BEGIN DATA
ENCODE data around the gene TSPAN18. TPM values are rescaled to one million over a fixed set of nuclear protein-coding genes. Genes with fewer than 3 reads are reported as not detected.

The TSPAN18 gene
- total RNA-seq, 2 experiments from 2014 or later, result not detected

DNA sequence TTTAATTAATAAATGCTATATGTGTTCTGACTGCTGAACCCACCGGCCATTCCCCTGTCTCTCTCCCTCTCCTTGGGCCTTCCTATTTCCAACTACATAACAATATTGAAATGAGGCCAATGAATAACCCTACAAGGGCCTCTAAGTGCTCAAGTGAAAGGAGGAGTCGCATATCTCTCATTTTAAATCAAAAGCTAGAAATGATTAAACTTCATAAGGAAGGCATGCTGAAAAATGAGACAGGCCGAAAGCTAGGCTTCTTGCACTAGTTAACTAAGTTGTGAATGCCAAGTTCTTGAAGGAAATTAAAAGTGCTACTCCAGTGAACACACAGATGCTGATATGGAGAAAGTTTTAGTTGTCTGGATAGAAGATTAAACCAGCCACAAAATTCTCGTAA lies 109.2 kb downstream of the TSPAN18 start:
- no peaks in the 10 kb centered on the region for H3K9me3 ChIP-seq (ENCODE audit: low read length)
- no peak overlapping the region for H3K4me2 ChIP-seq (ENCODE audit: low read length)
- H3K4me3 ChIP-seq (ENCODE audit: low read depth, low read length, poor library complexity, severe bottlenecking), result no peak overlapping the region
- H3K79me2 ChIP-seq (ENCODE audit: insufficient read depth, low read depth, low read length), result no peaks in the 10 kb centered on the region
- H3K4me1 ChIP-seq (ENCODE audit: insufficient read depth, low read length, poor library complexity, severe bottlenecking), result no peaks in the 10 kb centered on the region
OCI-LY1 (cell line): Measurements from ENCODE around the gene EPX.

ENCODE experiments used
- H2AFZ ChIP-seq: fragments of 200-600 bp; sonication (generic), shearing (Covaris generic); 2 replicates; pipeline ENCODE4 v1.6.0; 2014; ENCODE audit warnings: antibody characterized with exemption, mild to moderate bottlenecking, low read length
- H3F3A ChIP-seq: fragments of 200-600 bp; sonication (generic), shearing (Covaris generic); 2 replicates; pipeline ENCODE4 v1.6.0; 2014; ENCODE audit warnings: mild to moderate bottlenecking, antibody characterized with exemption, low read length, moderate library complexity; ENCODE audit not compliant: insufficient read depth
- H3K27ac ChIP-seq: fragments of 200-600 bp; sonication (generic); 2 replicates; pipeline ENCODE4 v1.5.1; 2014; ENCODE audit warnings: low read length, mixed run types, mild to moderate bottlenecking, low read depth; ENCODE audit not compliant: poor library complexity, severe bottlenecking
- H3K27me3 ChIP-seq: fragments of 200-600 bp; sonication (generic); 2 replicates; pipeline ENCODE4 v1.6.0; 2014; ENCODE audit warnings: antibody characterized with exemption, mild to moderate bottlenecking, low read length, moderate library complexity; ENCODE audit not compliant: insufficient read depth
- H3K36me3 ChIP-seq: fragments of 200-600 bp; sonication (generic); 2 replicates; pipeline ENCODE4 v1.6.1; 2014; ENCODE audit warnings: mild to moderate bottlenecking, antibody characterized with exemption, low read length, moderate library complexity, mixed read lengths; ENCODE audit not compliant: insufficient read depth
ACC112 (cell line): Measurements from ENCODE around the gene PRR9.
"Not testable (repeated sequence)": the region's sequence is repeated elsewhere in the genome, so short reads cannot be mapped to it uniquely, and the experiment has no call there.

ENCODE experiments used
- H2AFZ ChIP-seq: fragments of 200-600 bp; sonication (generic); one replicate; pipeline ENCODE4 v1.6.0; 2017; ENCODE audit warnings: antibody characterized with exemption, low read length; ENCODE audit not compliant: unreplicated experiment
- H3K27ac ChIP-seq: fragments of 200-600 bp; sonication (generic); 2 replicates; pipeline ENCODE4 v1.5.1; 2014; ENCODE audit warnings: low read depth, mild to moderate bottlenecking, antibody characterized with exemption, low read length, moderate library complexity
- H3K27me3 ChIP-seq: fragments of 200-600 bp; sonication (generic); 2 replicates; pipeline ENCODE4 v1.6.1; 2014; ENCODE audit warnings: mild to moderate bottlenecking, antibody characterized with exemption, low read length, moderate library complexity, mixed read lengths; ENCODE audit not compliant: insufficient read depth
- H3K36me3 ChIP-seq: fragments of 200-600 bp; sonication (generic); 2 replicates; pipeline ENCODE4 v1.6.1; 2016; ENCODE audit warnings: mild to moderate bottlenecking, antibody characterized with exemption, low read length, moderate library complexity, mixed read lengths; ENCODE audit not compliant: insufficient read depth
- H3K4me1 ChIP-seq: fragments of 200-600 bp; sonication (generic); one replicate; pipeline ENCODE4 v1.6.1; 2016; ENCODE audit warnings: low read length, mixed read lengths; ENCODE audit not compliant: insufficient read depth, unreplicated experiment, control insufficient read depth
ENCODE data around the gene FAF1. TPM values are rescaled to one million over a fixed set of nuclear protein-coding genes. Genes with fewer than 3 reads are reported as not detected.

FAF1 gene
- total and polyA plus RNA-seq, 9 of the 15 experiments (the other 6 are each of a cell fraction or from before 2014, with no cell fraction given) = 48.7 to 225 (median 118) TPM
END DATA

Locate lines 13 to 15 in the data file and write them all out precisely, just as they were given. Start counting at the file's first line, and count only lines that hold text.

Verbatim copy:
- H3F3A ChIP-seq: fragments of 200-600 bp; sonication (generic), shearing (Covaris generic); 2 replicates; pipeline ENCODE4 v1.6.0; 2014; ENCODE audit warnings: mild to moderate bottlenecking, antibody characterized with exemption, low read length, moderate library complexity; ENCODE audit not compliant: insufficient read depth
- H3K27ac ChIP-seq: fragments of 200-600 bp; sonication (generic); 2 replicates; pipeline ENCODE4 v1.5.1; 2014; ENCODE audit warnings: low read length, mixed run types, mild to moderate bottlenecking, low read depth; ENCODE audit not compliant: poor library complexity, severe bottlenecking
- H3K27me3 ChIP-seq: fragments of 200-600 bp; sonication (generic); 2 replicates; pipeline ENCODE4 v1.6.0; 2014; ENCODE audit warnings: antibody characterized with exemption, mild to moderate bottlenecking, low read length, moderate library complexity; ENCODE audit not compliant: insufficient read depth